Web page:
That day, security forces came to our village because they were interested in the sheep smuggling that young men here had begun to engage in. They buy sheep in Iran and then transport them across the border to Iraq because the price of meat is much higher there than in Iran.
It is true that the exchange rate between the toman and the dollar makes this an extremely lucrative operation. According to local media, you can sell a sheep for twice as much in Iraq as in Iran. While a kilo of mutton goes for about 45,000 tomans [equivalent to €1.41] in Iran, it goes for 100,000 kilos of kilos in Iraq [Editor’s note: equivalent to €3.15]. On average, a sheep weighs about 50 kg, which means you can earn about 87 euros more per sheep if you sell it in Iraq. In a country like Iran, which is suffering from soaring inflation and an economic crisis, and where the minimum monthly salary is only € 60, there is a big difference.
Our observer Sirvan continues:
On the day of the event, border guards as well as the guard of the Iranian revolution arranged an ambush near the border, right after my village. They grabbed a lot of sheep and put them in their truck. While some of these sheep were clearly smuggled, they also rounded up some of the sheep belonging to the local population.
That’s why the villagers were so angry. As the convoy passed by, they stopped to say that some of the sheep that had been seized belonged to them. The security forces did not want to hear anything about it and the tone quickly warmed up. Thereafter, the villagers, mostly women and children, began throwing stones at the security forces, who then responded by firing several shots. Thankfully no one was injured. At least three men were arrested and another 20 received a court call.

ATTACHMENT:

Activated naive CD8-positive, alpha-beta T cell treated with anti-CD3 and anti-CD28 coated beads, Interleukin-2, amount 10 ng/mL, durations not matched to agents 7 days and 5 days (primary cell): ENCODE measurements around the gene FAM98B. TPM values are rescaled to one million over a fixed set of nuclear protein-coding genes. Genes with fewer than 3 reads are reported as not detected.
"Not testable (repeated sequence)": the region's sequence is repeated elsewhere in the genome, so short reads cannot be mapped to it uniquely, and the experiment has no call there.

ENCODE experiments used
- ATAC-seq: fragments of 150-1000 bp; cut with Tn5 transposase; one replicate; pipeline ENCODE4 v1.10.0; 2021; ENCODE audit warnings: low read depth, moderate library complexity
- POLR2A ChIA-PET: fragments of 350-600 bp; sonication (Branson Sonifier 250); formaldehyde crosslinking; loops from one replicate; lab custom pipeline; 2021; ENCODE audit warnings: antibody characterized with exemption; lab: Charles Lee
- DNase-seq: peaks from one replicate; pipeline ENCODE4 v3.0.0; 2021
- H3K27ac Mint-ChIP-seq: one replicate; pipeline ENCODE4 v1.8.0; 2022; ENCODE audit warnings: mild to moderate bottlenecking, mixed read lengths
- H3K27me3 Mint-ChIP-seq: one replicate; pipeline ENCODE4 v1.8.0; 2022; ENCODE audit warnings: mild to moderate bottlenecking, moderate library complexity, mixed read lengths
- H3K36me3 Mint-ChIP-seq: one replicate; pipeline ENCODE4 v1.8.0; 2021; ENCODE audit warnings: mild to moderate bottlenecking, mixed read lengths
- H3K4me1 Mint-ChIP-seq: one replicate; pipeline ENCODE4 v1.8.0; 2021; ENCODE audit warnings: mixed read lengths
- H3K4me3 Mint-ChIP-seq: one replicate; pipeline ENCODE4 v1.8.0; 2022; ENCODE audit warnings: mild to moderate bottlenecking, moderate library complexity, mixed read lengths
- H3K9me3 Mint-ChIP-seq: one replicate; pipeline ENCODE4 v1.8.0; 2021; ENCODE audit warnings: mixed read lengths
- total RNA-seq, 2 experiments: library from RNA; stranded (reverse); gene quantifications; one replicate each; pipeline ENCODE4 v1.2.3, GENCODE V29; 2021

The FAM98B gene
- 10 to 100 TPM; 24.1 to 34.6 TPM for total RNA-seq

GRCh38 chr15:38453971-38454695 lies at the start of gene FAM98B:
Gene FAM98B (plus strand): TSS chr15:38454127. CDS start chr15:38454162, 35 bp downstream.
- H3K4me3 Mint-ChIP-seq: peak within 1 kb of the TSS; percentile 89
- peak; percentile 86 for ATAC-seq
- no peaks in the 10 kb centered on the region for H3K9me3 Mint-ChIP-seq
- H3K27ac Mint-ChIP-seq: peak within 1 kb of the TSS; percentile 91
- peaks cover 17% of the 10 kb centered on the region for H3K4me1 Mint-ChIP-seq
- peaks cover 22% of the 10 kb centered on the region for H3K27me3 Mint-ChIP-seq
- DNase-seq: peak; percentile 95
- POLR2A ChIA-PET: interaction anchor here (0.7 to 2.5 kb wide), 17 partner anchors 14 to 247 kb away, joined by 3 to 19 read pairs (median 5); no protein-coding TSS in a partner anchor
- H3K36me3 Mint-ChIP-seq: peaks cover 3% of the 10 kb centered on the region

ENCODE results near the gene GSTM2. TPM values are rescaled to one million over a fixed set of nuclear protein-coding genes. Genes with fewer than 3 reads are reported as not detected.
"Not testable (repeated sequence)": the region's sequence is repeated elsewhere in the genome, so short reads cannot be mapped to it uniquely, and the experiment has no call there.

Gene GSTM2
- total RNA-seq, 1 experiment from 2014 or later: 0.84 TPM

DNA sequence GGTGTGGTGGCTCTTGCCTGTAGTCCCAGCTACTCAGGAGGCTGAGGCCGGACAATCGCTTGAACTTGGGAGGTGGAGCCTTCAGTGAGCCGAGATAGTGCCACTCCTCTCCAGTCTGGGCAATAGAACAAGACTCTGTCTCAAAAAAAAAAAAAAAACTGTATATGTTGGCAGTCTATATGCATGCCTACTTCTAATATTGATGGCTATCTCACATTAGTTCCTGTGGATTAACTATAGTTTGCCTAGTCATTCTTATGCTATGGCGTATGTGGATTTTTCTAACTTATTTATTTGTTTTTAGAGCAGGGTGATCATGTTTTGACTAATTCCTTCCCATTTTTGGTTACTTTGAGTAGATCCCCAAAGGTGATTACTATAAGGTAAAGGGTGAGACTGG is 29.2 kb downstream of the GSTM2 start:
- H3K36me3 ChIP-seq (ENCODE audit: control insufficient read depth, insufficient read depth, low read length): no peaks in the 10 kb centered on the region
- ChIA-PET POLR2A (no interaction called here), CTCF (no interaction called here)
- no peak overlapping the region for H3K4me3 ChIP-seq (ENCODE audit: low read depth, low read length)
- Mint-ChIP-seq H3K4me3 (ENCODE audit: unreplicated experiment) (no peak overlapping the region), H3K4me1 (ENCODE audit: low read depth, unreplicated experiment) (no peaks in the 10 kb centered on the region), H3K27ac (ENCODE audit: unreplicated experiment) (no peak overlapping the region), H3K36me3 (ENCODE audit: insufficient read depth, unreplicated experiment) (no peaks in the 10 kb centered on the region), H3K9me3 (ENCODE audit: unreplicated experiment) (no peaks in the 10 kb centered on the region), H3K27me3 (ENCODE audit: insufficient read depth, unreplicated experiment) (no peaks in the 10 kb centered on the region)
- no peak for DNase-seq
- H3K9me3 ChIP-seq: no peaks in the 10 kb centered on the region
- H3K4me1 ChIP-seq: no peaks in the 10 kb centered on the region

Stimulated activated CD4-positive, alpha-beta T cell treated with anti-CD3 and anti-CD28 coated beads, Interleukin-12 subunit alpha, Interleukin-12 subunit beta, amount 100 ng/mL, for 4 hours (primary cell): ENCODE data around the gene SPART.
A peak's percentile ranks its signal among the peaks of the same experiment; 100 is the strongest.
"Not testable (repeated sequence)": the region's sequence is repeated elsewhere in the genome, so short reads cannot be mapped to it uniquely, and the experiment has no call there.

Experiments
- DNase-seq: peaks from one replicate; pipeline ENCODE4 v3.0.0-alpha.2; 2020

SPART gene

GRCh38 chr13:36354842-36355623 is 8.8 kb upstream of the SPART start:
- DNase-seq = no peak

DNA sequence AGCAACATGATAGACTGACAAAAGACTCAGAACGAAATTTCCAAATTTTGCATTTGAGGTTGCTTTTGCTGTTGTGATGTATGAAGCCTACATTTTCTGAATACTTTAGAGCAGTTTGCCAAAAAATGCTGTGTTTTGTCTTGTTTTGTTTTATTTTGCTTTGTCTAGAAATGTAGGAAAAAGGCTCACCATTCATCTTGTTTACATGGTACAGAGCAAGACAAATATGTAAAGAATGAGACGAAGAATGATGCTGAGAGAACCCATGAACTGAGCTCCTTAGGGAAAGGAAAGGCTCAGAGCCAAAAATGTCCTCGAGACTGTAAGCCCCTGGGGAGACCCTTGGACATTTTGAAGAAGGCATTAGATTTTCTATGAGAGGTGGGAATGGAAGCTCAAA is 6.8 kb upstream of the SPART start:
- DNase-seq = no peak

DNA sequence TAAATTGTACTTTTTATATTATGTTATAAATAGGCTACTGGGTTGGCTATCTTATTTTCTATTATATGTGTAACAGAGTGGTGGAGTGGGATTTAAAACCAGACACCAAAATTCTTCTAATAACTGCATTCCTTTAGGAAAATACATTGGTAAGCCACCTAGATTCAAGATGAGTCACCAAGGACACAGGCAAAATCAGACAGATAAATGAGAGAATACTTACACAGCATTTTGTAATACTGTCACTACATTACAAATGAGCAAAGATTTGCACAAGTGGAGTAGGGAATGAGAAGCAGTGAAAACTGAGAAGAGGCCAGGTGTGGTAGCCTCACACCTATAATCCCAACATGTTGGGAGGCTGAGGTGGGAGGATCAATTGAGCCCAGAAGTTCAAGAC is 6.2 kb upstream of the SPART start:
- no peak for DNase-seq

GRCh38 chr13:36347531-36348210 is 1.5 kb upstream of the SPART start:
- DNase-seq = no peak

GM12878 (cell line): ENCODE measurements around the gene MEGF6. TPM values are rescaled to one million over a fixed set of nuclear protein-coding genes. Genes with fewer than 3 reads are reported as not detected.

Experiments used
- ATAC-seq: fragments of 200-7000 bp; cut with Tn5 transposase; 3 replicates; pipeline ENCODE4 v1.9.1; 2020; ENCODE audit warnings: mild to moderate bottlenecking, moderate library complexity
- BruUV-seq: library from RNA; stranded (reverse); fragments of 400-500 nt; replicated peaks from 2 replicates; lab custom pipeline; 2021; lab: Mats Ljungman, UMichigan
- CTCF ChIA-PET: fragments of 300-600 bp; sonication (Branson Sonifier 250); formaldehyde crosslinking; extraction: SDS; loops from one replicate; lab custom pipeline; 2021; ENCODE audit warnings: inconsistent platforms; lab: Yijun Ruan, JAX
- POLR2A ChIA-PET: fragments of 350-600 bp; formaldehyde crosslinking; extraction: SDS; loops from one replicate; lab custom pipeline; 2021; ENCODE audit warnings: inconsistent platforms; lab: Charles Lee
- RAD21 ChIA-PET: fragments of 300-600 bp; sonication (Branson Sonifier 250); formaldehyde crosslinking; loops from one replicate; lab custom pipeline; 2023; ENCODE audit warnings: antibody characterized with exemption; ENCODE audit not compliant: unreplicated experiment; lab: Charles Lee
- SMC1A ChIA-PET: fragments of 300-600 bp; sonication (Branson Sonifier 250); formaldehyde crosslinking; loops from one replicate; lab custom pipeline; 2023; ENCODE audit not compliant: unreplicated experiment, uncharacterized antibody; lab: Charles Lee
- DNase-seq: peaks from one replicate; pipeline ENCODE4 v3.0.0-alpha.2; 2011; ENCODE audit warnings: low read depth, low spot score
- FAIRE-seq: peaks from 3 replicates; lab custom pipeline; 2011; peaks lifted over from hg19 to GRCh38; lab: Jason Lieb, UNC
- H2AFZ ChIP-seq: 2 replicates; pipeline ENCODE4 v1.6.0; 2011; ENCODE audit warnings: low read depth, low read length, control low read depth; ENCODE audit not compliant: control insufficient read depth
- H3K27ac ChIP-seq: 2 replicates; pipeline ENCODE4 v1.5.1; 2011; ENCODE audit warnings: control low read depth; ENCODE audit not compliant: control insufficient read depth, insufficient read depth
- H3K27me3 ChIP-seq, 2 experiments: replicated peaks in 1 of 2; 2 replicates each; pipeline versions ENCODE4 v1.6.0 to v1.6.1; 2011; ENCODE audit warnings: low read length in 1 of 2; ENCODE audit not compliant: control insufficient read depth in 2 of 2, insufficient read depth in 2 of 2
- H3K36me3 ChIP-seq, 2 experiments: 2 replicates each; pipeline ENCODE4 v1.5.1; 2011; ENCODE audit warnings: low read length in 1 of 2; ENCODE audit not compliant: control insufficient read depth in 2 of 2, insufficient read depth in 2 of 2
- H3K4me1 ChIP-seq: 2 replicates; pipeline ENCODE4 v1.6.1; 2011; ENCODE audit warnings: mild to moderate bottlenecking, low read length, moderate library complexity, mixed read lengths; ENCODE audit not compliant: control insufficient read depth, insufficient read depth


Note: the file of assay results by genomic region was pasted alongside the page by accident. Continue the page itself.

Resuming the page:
In this video, a group of mostly women and children from the town of Zarduyeh throw stones at the security forces to chase them away from the village.
‘The ball bar is only hired to do the dirty work’
Our observer says that most of the profits from this type of smuggling end up in the pockets of the “big fish”, not in bullets.
In our region, most people who work as smugglers do not make it a choice; they do it to survive. Most of them are young. There is no work here. All border regions in Iran are in the same situation. I know a brilliant young man who has a doctorate in management who works as a bullet. There are a large number of extremely qualified people like him in the region.
In addition, most of the money from the smuggling does not go to bullets. The type of people who stop working as bullies do not have enough money to buy a large herd. They are employed by richer smugglers who buy sheep in Iran and then sell them using the Telegram messaging app to smugglers across the border in Iraq. Kulbar are just small french fries that are rented out to do the dirty work of crossing the border. They receive hundreds of thousands of tomans to complete the 40-kilometer journey [Editor’s note: meaning they would make up to €30 for a trip]. And it is an extremely difficult journey over the mountains that can take two or three nights.
They travel in groups. There is a scout who continues to make sure the road is safe. Then others take the sheep as if they were just an old shepherd tending a flock. Sometimes border guards put out a hiding place and then ambush [Editor’s note: as you can see in the first video filmed in Zarduyeh].
Currently, there are no official statistics on the number of bullets killed when smuggling sheep. But according to a local human rights organization, at least 39 people who worked as bullets lost their lives in 2019 while carrying out smuggling operations at the border between Iran and Iraq.